HSC 2018: The ATAR system is not evil. It just has an image problem

Dec 18, 2018 by

By David Christie –

Australians believe in fairness and equity and, in universities admissions, the ATAR is a fair and efficient way to select applicants for university.

Yes, there are a myriad pathways to university and all of them are valid and useful, including the ATAR.

But based on some headlines this year, you could be forgiven for thinking that the ATAR is at once evil, irrelevant and past its use-by date. None of this is true.

Phoebe Coles waits anxiously for her ATAR results. She studied  extension mathematics, gained an ATAR of 99.65 and wants to be a doctor.
Phoebe Coles waits anxiously for her ATAR results. She studied extension mathematics, gained an ATAR of 99.65 and wants to be a doctor. Credit:Janie Barrett

The ATAR uses academic merit and potential to achieve at university to provide students with an entry-point to higher learning. Once there, their future is theirs to shape.

With nearly 150 HSC board developed courses, there is great variety for students to choose the subjects they want, but it’s a challenge for universities to allocate places based on results across thousands of different combinations of courses.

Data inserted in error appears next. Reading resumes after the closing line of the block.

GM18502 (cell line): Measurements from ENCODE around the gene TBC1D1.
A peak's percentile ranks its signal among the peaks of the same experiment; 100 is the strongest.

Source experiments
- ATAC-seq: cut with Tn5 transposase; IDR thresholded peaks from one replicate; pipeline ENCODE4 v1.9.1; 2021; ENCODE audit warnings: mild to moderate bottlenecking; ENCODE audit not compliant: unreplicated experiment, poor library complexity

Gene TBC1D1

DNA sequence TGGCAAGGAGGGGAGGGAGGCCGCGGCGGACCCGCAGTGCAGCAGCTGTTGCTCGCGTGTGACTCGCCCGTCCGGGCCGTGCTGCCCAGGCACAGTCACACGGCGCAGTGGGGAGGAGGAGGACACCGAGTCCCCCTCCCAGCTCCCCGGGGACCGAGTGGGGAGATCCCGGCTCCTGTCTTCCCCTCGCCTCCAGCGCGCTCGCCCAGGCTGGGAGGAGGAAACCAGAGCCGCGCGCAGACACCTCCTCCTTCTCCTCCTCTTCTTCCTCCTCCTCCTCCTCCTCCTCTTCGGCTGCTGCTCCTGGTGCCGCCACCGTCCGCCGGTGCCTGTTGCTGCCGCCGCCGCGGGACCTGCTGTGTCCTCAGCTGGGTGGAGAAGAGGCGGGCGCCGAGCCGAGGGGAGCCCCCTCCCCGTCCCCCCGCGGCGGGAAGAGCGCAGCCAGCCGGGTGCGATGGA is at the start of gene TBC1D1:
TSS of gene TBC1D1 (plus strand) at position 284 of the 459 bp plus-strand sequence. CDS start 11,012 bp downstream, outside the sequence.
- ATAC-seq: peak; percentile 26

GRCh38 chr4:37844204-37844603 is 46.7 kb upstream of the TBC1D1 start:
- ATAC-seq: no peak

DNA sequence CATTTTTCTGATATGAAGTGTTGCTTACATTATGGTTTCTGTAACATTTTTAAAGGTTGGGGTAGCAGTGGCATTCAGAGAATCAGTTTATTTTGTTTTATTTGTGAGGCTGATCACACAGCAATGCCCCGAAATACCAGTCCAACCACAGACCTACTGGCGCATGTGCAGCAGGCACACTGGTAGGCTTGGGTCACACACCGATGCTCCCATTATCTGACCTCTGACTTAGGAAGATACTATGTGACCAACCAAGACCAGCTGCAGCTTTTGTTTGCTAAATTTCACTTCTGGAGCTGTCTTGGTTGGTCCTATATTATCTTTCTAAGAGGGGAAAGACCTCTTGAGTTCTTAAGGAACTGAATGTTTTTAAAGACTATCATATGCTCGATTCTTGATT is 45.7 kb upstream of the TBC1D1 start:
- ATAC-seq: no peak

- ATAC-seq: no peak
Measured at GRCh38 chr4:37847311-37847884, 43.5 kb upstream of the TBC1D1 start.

The ATAR allows universities to compare the academic performance of all these students and, in so doing, provide a comprehensive ranking tool that shows where students sit at the completion of secondary education.

The ATAR is also an efficient and reliable predictor of first-year success at university.

This is important for universities who have an obligation to spend public money wisely and – one hopes – not set students up for failure.

As an entry point to higher learning, the ATAR does this one job and it does it well.

Source: HSC 2018: The ATAR system is not evil. It just has an image problem

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